Understanding Diverticulitis: Causes and Treatment

Medically Reviewed by Minesh Khatri, MD on February 21, 2023
4 min read

Aging and heredity are primary factors in the development of diverticulosis and diverticulitis, but what you eat also plays a role. Eating a diet low in fiber and high in refined foods may increase the risk. Indeed, in Western societies, an estimated 10% of people over 40 develop diverticulosis; the figure reaches at least 50% in people over 60. Diverticulitis will occur in about 10%-25% of those with diverticulosis.

Though it hasn't been proven, some researchers think that if you are often constipated and usually strain when you have a bowel movement, you may create enough pressure in the intestinal walls to weaken them and begin the development of diverticular pouches. Another school of thought is that not enough fiber in the diet is responsible. The lack of fiber leads to increased bowel wall strain to move stool through the colon. That then causes increased local pressures that lead to the formation of pouches at weak points in the colon wall. The increased pressure along with undigested food caught in these pouches can erode the diverticular wall, causing inflammation and possible bacterial infection, which can result in diverticulitis.

Most doctors don’t notice cases of diverticulosis until they screen for other conditions. For instance, the pouches might show up in a colonoscopy or an X-ray.

Your doctor might take these steps to know for sure:

Gather your medical history. They’ll ask you about your diet, general health, meds you take, and how often you have bowel movements.

Do a physical exam. This may include a digital rectal exam. With a lubricated gloved finger, they’ll gently check your anus for bleeding, pain, or other signs.

Perform tests. These might include:

  • A CT scan makes images of your digestive tract.
  • A colonoscopy looks in your rectum and colon.
  • A blood sample shows if you have signs like anemia or inflammation.
  • A lower GI series uses X-rays to get a better look at your large intestine.

Once you develop diverticula, they are there to stay unless you have them surgically removed, which is not usually done. You can minimize the chances of developing an infection by modifying your diet. If you have a mild case of diverticulosis, your doctor may have you eat a high-fiber diet to make sure the bowels move regularly and to reduce the odds of getting diverticulitis.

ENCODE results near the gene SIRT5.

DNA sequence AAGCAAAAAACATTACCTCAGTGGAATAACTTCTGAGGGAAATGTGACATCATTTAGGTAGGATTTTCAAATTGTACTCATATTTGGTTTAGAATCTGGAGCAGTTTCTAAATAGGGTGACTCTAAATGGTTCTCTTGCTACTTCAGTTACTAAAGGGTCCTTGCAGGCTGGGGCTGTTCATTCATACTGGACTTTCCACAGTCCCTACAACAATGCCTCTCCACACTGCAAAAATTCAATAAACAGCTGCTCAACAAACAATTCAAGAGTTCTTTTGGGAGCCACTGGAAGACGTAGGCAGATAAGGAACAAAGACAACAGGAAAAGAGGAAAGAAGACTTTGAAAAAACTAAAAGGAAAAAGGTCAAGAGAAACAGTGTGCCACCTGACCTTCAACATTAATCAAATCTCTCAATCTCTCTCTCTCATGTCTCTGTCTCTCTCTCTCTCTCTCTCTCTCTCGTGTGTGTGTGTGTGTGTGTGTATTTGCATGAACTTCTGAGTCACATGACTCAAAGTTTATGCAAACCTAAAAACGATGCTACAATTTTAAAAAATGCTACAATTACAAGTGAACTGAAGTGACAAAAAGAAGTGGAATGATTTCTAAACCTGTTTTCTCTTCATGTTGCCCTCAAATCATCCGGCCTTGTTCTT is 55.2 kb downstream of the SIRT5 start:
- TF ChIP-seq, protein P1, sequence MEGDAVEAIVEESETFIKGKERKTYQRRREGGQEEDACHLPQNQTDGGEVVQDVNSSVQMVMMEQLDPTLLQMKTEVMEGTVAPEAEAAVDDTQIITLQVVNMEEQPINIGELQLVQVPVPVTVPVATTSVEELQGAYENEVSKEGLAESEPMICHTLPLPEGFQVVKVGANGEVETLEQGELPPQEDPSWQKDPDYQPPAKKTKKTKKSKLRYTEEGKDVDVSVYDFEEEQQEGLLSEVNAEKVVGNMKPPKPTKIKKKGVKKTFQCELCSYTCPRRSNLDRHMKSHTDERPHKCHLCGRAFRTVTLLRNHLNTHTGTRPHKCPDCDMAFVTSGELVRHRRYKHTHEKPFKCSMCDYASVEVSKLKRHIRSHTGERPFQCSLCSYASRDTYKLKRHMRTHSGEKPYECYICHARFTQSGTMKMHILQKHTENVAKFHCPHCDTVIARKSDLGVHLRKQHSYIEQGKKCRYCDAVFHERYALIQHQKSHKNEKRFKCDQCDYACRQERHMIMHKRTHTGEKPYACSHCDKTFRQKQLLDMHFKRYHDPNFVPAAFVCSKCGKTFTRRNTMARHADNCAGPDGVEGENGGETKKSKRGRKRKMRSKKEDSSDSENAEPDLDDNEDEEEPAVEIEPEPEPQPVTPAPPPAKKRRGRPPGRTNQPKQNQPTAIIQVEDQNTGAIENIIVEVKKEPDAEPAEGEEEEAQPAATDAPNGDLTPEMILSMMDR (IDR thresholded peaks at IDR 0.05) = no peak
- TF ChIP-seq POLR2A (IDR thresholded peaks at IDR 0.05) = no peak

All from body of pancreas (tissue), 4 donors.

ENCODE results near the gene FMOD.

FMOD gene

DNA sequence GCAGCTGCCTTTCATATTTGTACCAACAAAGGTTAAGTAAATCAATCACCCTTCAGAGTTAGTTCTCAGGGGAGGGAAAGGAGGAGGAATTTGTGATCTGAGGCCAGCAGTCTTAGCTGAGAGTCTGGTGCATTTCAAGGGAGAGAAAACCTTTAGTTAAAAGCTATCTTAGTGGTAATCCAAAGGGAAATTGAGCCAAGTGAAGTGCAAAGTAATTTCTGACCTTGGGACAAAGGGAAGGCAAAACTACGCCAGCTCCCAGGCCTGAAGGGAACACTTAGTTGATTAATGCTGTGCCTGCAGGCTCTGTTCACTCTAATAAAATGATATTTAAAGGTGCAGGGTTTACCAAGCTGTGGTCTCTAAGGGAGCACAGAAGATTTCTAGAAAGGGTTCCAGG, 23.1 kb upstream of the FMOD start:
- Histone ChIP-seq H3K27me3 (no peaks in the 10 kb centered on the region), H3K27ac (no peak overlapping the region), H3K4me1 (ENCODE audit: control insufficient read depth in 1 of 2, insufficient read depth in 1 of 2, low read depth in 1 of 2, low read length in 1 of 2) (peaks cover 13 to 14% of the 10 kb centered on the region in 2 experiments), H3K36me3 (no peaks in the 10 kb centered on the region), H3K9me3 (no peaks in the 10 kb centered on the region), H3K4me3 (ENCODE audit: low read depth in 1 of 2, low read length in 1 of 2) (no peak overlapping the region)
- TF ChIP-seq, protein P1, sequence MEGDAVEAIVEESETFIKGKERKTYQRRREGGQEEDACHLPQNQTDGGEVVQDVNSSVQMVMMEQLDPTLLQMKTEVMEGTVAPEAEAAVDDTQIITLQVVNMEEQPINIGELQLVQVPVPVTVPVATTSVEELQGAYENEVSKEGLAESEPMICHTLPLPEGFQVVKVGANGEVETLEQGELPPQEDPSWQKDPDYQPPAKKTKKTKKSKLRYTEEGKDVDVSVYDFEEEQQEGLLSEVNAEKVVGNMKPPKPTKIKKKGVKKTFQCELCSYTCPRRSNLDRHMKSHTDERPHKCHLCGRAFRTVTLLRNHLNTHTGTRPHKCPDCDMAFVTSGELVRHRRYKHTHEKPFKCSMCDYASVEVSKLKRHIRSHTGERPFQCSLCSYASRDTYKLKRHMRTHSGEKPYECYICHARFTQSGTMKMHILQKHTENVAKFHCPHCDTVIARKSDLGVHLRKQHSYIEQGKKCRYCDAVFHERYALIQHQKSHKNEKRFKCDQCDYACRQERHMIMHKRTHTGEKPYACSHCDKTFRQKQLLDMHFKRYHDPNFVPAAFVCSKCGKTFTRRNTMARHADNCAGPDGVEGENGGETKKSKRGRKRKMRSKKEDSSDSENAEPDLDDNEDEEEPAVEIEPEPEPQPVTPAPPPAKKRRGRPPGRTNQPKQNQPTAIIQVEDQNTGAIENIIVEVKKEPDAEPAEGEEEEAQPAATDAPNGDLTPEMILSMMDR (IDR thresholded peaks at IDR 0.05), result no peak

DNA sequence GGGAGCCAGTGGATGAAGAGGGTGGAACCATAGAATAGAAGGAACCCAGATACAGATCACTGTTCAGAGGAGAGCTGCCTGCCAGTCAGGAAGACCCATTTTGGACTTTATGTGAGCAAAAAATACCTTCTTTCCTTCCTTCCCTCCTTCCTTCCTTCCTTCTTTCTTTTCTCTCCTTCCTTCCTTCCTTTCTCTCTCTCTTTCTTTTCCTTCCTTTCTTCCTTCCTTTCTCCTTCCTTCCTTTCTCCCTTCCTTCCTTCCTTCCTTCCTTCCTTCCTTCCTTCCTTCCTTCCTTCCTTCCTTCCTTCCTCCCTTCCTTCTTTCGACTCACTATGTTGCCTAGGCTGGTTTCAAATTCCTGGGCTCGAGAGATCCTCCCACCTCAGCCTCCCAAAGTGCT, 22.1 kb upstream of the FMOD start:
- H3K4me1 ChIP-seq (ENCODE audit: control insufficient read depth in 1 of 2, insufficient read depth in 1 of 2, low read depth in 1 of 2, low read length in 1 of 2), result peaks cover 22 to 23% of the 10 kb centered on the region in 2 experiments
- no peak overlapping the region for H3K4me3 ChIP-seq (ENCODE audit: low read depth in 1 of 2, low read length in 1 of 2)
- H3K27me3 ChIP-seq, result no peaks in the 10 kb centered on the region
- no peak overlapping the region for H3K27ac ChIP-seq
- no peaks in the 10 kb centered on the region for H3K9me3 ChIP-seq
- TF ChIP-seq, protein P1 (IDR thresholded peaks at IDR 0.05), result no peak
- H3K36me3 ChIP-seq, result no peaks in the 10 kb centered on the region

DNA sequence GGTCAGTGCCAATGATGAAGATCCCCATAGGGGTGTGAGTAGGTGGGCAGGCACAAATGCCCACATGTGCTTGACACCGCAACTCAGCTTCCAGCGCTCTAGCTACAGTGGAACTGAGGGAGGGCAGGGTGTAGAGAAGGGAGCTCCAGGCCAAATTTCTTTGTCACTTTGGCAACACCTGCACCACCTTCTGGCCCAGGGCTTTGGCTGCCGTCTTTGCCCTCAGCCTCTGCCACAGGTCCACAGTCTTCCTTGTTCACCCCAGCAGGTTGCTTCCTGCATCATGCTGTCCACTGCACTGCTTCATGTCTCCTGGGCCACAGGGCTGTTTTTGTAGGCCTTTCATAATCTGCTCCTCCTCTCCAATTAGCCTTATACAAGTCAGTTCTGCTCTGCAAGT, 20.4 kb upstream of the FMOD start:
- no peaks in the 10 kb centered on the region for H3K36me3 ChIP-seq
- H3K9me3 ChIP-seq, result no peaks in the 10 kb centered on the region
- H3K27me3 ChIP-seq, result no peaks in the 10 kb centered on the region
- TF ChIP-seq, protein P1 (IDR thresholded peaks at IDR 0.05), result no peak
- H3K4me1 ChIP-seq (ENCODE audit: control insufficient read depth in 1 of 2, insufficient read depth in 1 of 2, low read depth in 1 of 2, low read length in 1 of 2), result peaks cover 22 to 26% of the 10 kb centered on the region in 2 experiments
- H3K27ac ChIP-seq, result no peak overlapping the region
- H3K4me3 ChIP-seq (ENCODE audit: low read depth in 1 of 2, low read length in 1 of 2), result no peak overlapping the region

If you develop diverticulitis you need to see a doctor to make sure you recover completely and to avoid possible life-threatening complications. Diverticulitis is treated using diet modifications, antibiotics, and possibly surgery.

Mild diverticulitis infection may be treated with bed rest, stool softeners, a liquid diet, antibiotics to fight the infection, and possibly antispasmodic drugs.

However, if you have had a perforation or develop a more severe infection, you will probably be hospitalized so you can receive intravenous (through a vein) antibiotics. You may also be fed intravenously to give the colon time to recuperate. In addition, your doctor may want to drain infected abscesses and give the intestinal tract a rest by performing a temporary colostomy. A colostomy creates an opening (called a stoma) so your intestine will empty into a bag that is attached to the front of the abdomen. Depending on the success of recovery, this procedure may be reversed during a second operation.

If you have several attacks of acute diverticulitis, your doctor may want to remove the affected section of the intestine when you are free of symptoms. You may also need surgery if intravenous therapy does not effectively treat an acute attack of diverticulitis. Whatever the treatment, the chances for a full recovery are very good if you receive prompt medical attention.


High-fiber diet or fiber supplements. This will depend on how much your doctor thinks fiber (or the lack of it) might play into your condition. Fiber-rich foods reduce gas and pain in your stomach.

They might suggest a fiber product like Citrucel or Metamucil. They come in pill, powder or wafer forms. You’ll take it with lots of water.

Probiotics. Research is still being done on how probiotics -- live bacteria that live in your stomach and intestines -- can help fight diverticulosis symptoms. Yogurt and supplements are good sources.

It’s important to check with your doctor before taking supplements of any kind.

What about nuts and seeds?

In the past, doctors thought you had to avoid certain foods if you had diverticulosis. These included nuts, seeds like sunflower and sesame, and even little seeds in fruits and vegetables such as cucumbers and strawberries. But recent research shows these foods don’t harm people with diverticulosis.

You should drink at least eight 8-ounce glasses of water daily to prevent constipation. If you do become constipated, prunes or prune juice may serve as natural laxatives. Follow a low-fat diet; fat slows down the passage of food through the intestine.

During acute attacks of diverticulitis, stick to clear liquids or broths while diverticula are inflamed and sensitive.